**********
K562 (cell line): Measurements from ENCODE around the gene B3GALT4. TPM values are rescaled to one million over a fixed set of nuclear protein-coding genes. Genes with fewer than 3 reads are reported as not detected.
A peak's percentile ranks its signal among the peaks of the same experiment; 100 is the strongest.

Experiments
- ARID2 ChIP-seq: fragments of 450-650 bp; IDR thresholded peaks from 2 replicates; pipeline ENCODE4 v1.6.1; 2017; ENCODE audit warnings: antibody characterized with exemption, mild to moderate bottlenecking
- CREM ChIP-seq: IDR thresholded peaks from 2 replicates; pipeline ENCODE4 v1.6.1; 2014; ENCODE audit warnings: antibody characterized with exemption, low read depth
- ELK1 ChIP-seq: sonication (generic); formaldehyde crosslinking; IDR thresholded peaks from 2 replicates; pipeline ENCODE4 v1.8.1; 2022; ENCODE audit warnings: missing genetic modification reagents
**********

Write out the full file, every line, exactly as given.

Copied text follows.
K562 (cell line): Measurements from ENCODE around the gene B3GALT4. TPM values are rescaled to one million over a fixed set of nuclear protein-coding genes. Genes with fewer than 3 reads are reported as not detected.
A peak's percentile ranks its signal among the peaks of the same experiment; 100 is the strongest.

Experiments
- ARID2 ChIP-seq: fragments of 450-650 bp; IDR thresholded peaks from 2 replicates; pipeline ENCODE4 v1.6.1; 2017; ENCODE audit warnings: antibody characterized with exemption, mild to moderate bottlenecking
- CREM ChIP-seq: IDR thresholded peaks from 2 replicates; pipeline ENCODE4 v1.6.1; 2014; ENCODE audit warnings: antibody characterized with exemption, low read depth
- ELK1 ChIP-seq: sonication (generic); formaldehyde crosslinking; IDR thresholded peaks from 2 replicates; pipeline ENCODE4 v1.8.1; 2022; ENCODE audit warnings: missing genetic modification reagents